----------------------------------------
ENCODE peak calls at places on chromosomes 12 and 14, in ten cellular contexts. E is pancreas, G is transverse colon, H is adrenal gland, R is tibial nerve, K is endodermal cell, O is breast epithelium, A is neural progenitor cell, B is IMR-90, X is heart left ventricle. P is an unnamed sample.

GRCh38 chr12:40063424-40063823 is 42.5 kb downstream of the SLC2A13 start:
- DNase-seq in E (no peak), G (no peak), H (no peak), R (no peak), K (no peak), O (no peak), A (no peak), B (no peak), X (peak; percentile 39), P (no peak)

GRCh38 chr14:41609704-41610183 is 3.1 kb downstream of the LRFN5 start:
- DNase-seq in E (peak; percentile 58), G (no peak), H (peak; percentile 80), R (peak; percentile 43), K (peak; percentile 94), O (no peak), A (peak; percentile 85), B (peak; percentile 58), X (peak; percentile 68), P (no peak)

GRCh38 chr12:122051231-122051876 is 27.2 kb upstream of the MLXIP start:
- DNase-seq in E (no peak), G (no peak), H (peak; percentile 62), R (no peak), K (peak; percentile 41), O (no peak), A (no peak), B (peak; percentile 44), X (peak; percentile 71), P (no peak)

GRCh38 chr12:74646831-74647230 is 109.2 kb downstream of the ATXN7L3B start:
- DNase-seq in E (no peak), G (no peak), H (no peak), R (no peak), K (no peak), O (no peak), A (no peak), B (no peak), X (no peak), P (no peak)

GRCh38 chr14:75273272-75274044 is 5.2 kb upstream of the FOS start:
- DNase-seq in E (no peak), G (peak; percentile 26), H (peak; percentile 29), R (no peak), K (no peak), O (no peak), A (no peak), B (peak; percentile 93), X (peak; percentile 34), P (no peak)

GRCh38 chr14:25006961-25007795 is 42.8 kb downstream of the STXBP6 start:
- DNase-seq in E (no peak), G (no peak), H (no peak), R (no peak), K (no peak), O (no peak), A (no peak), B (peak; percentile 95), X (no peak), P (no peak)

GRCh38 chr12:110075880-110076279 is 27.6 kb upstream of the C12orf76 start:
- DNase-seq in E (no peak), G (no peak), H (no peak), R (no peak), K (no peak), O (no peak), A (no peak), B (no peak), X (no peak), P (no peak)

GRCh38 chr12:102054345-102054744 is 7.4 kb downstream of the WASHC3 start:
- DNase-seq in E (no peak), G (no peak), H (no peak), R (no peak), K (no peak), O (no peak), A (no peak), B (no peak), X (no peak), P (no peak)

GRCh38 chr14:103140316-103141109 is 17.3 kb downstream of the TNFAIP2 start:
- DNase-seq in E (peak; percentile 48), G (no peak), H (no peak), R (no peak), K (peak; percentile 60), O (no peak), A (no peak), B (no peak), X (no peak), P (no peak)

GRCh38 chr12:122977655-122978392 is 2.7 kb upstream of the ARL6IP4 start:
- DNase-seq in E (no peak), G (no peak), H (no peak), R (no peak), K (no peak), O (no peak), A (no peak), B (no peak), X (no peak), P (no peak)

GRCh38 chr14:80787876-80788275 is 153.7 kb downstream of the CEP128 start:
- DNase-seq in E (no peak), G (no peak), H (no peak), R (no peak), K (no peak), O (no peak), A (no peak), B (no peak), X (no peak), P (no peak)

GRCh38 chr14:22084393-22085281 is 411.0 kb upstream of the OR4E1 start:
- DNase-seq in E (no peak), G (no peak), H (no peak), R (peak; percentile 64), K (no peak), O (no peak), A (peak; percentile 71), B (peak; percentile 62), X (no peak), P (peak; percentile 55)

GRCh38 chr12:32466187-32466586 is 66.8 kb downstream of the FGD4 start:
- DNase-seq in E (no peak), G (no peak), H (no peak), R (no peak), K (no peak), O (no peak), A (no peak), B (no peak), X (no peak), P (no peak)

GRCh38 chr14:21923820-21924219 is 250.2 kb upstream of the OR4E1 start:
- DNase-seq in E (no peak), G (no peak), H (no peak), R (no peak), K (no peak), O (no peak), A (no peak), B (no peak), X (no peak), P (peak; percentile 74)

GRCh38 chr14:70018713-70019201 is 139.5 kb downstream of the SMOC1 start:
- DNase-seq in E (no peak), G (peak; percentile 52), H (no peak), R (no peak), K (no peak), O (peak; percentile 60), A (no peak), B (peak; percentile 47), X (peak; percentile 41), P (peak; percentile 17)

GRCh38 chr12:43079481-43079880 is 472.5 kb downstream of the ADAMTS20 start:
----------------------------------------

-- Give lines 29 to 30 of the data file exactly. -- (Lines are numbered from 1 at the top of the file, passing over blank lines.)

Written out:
- DNase-seq in E (no peak), G (no peak), H (no peak), R (no peak), K (no peak), O (no peak), A (no peak), B (no peak), X (no peak), P (peak; percentile 74)

GRCh38 chr14:70018713-70019201 is 139.5 kb downstream of the SMOC1 start: